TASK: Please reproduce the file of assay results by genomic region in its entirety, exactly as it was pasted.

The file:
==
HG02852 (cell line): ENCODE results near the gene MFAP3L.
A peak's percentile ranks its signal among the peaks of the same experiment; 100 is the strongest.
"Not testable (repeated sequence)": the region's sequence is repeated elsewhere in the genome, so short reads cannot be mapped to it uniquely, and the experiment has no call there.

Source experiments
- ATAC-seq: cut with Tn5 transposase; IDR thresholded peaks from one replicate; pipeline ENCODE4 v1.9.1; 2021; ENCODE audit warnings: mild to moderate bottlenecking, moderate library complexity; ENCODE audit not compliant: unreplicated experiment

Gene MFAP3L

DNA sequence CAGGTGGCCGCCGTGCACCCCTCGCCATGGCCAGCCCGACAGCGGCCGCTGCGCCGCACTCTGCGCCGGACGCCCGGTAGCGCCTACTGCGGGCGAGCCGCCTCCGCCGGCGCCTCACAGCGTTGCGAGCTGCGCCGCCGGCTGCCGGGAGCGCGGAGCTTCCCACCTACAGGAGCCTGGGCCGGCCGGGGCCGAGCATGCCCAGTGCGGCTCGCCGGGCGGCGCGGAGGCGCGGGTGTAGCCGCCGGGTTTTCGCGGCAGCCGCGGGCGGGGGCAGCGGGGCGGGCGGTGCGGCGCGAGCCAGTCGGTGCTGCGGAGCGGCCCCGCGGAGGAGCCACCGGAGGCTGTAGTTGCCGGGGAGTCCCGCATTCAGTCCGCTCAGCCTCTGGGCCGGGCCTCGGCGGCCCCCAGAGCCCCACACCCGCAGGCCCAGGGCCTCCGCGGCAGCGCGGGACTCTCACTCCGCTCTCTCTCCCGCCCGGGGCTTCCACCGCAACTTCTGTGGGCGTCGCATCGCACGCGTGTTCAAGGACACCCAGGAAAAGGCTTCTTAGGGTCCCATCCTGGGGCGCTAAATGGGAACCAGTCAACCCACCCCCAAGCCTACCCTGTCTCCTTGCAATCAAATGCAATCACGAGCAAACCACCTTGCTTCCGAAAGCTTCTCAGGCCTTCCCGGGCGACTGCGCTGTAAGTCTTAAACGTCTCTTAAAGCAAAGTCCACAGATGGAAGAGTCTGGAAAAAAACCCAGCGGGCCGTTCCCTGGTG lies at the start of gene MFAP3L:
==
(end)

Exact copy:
HG02852 (cell line): ENCODE results near the gene MFAP3L.
A peak's percentile ranks its signal among the peaks of the same experiment; 100 is the strongest.
"Not testable (repeated sequence)": the region's sequence is repeated elsewhere in the genome, so short reads cannot be mapped to it uniquely, and the experiment has no call there.

Source experiments
- ATAC-seq: cut with Tn5 transposase; IDR thresholded peaks from one replicate; pipeline ENCODE4 v1.9.1; 2021; ENCODE audit warnings: mild to moderate bottlenecking, moderate library complexity; ENCODE audit not compliant: unreplicated experiment

Gene MFAP3L

DNA sequence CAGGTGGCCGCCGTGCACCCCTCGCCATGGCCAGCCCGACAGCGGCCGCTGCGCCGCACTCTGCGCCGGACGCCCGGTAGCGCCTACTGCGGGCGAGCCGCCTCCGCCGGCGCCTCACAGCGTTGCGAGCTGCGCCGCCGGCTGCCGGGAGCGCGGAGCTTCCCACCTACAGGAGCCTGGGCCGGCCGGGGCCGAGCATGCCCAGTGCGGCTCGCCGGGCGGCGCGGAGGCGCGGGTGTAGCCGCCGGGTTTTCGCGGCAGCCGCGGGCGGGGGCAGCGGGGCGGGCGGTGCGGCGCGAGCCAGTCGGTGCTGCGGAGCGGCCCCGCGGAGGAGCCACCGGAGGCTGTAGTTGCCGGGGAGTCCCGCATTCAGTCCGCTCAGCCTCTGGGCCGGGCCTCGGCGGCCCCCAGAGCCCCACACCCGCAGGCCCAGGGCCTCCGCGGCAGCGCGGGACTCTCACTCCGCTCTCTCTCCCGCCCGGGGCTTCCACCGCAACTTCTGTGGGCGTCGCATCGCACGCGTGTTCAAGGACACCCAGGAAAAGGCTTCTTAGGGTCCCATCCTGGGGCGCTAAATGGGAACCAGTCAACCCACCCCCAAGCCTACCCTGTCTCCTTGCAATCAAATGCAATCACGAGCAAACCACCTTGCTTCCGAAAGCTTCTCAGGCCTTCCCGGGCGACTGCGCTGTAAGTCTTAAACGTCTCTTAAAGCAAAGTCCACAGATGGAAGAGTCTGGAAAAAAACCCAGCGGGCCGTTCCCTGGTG lies at the start of gene MFAP3L: